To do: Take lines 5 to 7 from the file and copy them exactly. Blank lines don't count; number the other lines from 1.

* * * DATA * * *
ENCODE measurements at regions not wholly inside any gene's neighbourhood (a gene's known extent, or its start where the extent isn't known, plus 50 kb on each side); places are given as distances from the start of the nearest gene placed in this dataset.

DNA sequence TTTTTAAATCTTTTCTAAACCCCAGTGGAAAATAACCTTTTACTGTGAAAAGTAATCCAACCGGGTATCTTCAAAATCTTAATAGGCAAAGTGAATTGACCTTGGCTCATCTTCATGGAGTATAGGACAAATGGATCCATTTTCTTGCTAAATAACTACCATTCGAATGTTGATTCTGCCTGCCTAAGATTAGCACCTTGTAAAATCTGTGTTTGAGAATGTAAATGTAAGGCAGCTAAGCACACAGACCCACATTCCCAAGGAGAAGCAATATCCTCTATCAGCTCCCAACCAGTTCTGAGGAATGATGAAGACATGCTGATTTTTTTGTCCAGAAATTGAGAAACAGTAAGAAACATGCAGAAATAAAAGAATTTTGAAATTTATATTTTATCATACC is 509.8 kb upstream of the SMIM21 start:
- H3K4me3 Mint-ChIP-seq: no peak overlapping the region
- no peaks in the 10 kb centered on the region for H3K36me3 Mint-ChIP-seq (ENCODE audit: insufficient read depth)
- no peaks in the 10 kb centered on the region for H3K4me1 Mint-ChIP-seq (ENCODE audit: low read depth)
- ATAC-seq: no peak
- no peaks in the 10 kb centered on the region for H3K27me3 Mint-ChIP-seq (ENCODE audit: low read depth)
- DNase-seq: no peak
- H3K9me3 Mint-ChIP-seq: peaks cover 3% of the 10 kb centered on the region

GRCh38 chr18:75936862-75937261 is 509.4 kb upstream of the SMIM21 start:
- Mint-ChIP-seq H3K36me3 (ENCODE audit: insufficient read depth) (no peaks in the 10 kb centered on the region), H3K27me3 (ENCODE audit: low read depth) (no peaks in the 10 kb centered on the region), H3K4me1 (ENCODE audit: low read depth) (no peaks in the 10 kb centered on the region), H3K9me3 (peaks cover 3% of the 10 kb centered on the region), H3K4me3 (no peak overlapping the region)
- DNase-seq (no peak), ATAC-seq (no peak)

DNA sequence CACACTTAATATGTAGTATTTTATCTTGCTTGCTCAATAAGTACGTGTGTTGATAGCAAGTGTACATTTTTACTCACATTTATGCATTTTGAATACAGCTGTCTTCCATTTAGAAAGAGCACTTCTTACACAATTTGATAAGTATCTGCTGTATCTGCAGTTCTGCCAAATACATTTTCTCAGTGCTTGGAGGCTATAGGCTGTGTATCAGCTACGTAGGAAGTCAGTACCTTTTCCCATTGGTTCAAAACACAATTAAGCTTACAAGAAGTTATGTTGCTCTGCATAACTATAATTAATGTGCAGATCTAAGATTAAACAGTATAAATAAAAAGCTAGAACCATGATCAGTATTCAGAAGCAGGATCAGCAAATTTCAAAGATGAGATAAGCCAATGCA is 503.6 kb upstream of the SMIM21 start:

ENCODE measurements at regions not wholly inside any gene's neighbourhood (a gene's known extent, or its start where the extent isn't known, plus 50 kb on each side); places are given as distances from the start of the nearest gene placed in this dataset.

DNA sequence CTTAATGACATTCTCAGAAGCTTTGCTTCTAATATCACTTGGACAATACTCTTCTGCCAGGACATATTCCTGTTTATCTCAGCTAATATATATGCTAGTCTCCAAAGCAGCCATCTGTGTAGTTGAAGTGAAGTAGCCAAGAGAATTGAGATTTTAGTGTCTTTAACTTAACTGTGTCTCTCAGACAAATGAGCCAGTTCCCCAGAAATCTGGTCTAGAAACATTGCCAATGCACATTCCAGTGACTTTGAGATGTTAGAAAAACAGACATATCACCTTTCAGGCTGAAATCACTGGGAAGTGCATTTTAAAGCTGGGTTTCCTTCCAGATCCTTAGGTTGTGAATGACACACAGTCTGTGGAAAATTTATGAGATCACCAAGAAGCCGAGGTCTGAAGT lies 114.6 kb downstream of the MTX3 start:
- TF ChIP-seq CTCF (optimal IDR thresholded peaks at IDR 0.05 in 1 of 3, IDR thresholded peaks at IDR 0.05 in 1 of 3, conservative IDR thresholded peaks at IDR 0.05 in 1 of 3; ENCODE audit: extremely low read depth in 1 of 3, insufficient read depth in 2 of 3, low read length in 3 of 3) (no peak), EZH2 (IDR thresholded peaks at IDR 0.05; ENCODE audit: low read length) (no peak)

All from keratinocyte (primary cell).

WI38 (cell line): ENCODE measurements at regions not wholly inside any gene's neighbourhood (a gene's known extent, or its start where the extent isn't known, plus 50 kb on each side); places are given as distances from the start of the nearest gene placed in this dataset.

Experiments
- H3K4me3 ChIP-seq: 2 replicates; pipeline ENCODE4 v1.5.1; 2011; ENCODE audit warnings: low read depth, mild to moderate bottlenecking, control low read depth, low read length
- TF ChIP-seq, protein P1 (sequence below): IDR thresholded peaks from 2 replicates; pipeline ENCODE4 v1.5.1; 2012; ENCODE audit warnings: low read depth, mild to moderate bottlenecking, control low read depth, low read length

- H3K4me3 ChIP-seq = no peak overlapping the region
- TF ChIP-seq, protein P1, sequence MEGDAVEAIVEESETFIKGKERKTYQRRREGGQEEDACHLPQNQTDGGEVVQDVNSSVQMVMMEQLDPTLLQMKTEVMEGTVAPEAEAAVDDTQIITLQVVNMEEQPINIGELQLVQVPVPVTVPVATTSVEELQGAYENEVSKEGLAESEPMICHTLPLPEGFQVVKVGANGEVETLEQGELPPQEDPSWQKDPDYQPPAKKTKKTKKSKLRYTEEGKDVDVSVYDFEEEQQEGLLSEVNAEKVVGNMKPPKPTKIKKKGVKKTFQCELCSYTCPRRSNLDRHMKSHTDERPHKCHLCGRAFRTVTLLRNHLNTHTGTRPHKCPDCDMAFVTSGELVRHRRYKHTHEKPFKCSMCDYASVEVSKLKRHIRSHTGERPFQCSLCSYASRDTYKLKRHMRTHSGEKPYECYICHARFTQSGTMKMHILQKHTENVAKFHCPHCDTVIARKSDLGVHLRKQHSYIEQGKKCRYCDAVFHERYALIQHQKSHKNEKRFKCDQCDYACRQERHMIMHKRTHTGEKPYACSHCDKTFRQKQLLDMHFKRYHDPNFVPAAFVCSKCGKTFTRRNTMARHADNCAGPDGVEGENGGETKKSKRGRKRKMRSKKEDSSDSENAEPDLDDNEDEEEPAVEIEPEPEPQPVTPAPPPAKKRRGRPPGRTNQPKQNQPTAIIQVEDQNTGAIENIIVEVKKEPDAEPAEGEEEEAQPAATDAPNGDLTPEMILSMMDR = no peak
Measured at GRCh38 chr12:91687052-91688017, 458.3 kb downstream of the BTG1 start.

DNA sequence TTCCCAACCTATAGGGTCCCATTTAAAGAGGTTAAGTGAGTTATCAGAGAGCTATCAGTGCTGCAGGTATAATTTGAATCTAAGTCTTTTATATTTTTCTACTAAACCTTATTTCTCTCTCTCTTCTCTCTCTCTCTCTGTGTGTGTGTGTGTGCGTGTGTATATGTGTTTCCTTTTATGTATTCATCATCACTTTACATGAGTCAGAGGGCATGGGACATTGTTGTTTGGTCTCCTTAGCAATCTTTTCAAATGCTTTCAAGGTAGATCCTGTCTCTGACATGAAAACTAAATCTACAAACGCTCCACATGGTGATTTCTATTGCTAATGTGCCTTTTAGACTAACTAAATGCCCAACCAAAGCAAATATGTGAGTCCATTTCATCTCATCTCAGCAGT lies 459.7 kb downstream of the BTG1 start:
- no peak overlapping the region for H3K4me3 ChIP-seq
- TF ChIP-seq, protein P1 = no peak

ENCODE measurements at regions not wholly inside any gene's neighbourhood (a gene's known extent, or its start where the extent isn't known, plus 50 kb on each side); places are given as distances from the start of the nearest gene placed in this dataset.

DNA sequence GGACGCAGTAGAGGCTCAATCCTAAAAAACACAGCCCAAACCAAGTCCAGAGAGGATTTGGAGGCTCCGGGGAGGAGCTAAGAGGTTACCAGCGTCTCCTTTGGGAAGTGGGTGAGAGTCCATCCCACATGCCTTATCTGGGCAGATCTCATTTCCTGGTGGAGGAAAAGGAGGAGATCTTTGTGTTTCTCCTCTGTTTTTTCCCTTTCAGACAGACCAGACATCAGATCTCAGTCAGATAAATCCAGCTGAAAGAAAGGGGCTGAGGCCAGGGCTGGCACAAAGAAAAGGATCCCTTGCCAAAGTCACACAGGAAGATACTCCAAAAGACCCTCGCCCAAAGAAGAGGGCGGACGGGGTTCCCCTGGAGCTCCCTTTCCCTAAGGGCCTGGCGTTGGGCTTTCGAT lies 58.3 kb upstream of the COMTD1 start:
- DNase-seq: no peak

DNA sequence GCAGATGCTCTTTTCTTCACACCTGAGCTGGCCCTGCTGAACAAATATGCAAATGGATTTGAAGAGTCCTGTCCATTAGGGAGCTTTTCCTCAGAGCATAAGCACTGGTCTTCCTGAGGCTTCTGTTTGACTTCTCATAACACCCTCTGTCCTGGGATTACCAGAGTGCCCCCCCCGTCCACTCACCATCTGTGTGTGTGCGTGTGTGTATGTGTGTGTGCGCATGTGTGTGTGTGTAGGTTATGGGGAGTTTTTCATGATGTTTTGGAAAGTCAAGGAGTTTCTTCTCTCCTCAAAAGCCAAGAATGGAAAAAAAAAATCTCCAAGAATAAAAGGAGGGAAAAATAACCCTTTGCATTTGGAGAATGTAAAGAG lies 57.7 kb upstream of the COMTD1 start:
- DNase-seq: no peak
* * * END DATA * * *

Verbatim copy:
- no peaks in the 10 kb centered on the region for H3K4me1 Mint-ChIP-seq (ENCODE audit: low read depth)
- ATAC-seq: no peak
- no peaks in the 10 kb centered on the region for H3K27me3 Mint-ChIP-seq (ENCODE audit: low read depth)